Cardiac Disease in a Saddle-Billed Stork (Ephippiorhynchus senegalensis)
American Association of Zoo Veterinarians Conference 2008
Ellen Bronson1, med vet, DACZM; Allison Wack1, DVM; Steven Rosenthal2, DVM, DACVIM-Cardiology; Leah Kintner1, BS; Teresa Southard3, DVM, PhD
1Maryland Zoo in Baltimore, Druid Hill Park, Baltimore, MD, USA; 2Chesapeake Veterinary Cardiology Associates, Towson, MD, USA; 3Department of Molecular and Comparative Pathobiology, Johns Hopkins University School of Medicine, Baltimore, MD, USA


A 20-year-old, female saddle-billed stork (Ephippiorhynchus senegalensis) was diagnosed with grade III/VI heart murmur and mitral regurgitation after osteomyelitis and resultant toe amputation. Treatment was attempted with antibiotics and enalapril, but medicating was unsuccessful. Four years later the mitral regurgitation and heart murmur had worsened (grade IV/VI). Treatment with enalapril (0.5 mg/kg SID PO; Wockhardt Ltd., Mumbai, India) and furosemide (0.2 mg/kg SID PO; Vedco, Inc., St. Joseph, MO, USA) was again attempted, and medications were successfully delivered 60% of the time. The bird was clinically normal for 8 months, but then showed acute lethargy and anorexia. Cardiac consultation revealed atrial fibrillation, pulmonary edema, and hepatic congestion. Digitalization (15 µg/kg BID PO; Jerome Stevens Pharmaceuticals, Inc., Bohemia, NY, USA) and increased diuresis initially improved the bird’s condition, but the animal was found dead 10 days after first signs of decompensated heart failure. At necropsy dilation of the left ventricle and atrium and thickening of the mitral valve were noted. Histologic examination revealed myocardial degeneration and fibrosis.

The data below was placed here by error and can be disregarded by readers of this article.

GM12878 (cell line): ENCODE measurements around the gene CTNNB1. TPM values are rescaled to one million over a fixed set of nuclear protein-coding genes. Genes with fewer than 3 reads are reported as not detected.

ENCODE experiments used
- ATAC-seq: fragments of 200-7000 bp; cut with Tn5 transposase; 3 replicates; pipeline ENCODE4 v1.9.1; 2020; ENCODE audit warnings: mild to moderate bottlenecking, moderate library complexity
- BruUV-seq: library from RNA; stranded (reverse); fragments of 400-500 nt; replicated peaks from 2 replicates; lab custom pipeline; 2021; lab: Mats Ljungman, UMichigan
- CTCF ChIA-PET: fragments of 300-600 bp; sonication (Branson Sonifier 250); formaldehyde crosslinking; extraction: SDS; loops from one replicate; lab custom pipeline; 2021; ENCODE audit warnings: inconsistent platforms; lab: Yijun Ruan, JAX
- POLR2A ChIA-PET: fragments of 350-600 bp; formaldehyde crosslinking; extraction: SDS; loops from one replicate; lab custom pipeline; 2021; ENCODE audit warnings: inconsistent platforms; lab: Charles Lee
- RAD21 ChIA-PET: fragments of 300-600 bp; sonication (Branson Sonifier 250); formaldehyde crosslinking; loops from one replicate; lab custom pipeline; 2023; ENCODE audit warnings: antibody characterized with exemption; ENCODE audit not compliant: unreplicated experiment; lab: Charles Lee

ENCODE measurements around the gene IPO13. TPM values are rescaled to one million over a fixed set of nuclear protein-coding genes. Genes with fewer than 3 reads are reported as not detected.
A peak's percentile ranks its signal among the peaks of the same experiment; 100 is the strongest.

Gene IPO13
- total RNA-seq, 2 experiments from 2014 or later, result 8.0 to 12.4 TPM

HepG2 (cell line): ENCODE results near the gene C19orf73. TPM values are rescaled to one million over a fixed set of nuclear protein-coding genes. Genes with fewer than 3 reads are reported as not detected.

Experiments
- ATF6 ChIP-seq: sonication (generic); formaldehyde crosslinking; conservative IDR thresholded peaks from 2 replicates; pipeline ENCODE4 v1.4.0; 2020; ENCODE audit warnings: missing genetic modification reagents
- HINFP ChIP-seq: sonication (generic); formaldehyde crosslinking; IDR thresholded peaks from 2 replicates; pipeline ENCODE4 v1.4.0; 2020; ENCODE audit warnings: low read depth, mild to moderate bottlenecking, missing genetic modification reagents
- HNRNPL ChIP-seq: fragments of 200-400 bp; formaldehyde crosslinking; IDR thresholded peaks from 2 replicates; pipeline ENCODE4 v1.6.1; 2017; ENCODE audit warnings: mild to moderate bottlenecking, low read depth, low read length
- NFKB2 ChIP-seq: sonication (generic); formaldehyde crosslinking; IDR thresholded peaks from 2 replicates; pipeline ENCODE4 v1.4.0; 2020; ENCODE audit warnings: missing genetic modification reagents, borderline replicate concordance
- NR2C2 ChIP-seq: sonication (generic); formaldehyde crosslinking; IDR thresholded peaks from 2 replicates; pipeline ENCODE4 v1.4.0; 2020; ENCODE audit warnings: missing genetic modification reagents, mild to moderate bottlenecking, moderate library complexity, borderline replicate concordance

Cardiac disease is not uncommon but infrequently diagnosed in birds.2 Several institutions holding this species have recently noted heart murmurs and cardiomegaly. Infection with the filarid Paronchocerca ciconarum has been previously reported1 but this individual did not appear to be infected. Full cardiac examination should be considered to screen individuals of this species and to help clarify findings and etiologies to enable early treatment of cardiac disease, since several cases such as this one have anecdotally responded to medical treatment.

Literature Cited

1.  Echols MS, Craig TM, Speer BL. Heartworm (Paronchocerca ciconarum) infection in 2 saddle-billed storks (Ephippiorhynchus senegalensis). J Avian Med Surg. 2000;14:42–47.

2.  Pees M, Krautwald-Junghanns M-E, Straub J. Evaluating and treating the cardiovascular system. In: Harrison GJ, Lightfoot TL, eds. Clinical Avian Medicine. Palm Beach, FL: Spix Publishing, Inc.; 2006:386–389.


Speaker Information
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Ellen Bronson, med vet, DACZM
Maryland Zoo in Baltimore
Druid Hill Park
Baltimore, MD, USA

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